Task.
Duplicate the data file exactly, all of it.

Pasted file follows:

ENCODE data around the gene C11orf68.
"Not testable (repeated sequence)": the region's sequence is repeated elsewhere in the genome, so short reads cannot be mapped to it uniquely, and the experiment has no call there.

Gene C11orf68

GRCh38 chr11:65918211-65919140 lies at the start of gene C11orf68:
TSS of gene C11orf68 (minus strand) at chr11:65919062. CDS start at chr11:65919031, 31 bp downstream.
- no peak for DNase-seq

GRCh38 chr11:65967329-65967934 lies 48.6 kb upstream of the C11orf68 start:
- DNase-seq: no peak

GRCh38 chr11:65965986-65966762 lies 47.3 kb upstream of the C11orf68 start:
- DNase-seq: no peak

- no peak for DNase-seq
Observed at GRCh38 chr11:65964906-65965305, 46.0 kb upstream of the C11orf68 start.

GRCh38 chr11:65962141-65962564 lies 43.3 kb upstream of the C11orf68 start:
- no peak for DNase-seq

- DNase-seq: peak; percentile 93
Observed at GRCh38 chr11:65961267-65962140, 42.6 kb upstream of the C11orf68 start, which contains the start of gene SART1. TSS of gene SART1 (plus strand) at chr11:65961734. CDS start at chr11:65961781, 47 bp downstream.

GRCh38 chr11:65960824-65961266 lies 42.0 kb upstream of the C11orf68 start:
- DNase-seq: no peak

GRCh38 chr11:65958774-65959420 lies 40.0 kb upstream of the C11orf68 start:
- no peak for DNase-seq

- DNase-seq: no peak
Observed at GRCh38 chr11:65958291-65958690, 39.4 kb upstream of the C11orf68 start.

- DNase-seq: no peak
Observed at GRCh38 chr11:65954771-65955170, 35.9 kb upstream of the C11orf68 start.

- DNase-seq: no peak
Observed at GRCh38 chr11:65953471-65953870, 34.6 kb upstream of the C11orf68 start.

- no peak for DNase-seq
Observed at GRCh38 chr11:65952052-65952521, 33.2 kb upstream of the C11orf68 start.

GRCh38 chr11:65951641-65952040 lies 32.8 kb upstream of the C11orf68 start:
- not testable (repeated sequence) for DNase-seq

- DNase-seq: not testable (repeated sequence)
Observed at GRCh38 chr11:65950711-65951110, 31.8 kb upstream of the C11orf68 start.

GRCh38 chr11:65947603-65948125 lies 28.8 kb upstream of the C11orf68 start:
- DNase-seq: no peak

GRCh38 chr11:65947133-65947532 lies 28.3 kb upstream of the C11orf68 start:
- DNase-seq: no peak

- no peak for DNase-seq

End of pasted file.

ENCODE data around the gene C11orf68.
"Not testable (repeated sequence)": the region's sequence is repeated elsewhere in the genome, so short reads cannot be mapped to it uniquely, and the experiment has no call there.

Gene C11orf68

GRCh38 chr11:65918211-65919140 lies at the start of gene C11orf68:
TSS of gene C11orf68 (minus strand) at chr11:65919062. CDS start at chr11:65919031, 31 bp downstream.
- no peak for DNase-seq

GRCh38 chr11:65967329-65967934 lies 48.6 kb upstream of the C11orf68 start:
- DNase-seq: no peak

GRCh38 chr11:65965986-65966762 lies 47.3 kb upstream of the C11orf68 start:
- DNase-seq: no peak

- no peak for DNase-seq
Observed at GRCh38 chr11:65964906-65965305, 46.0 kb upstream of the C11orf68 start.

GRCh38 chr11:65962141-65962564 lies 43.3 kb upstream of the C11orf68 start:
- no peak for DNase-seq

- DNase-seq: peak; percentile 93
Observed at GRCh38 chr11:65961267-65962140, 42.6 kb upstream of the C11orf68 start, which contains the start of gene SART1. TSS of gene SART1 (plus strand) at chr11:65961734. CDS start at chr11:65961781, 47 bp downstream.

GRCh38 chr11:65960824-65961266 lies 42.0 kb upstream of the C11orf68 start:
- DNase-seq: no peak

GRCh38 chr11:65958774-65959420 lies 40.0 kb upstream of the C11orf68 start:
- no peak for DNase-seq

- DNase-seq: no peak
Observed at GRCh38 chr11:65958291-65958690, 39.4 kb upstream of the C11orf68 start.

- DNase-seq: no peak
Observed at GRCh38 chr11:65954771-65955170, 35.9 kb upstream of the C11orf68 start.

- DNase-seq: no peak
Observed at GRCh38 chr11:65953471-65953870, 34.6 kb upstream of the C11orf68 start.

- no peak for DNase-seq
Observed at GRCh38 chr11:65952052-65952521, 33.2 kb upstream of the C11orf68 start.

GRCh38 chr11:65951641-65952040 lies 32.8 kb upstream of the C11orf68 start:
- not testable (repeated sequence) for DNase-seq

- DNase-seq: not testable (repeated sequence)
Observed at GRCh38 chr11:65950711-65951110, 31.8 kb upstream of the C11orf68 start.

GRCh38 chr11:65947603-65948125 lies 28.8 kb upstream of the C11orf68 start:
- DNase-seq: no peak

GRCh38 chr11:65947133-65947532 lies 28.3 kb upstream of the C11orf68 start:
- DNase-seq: no peak

- no peak for DNase-seq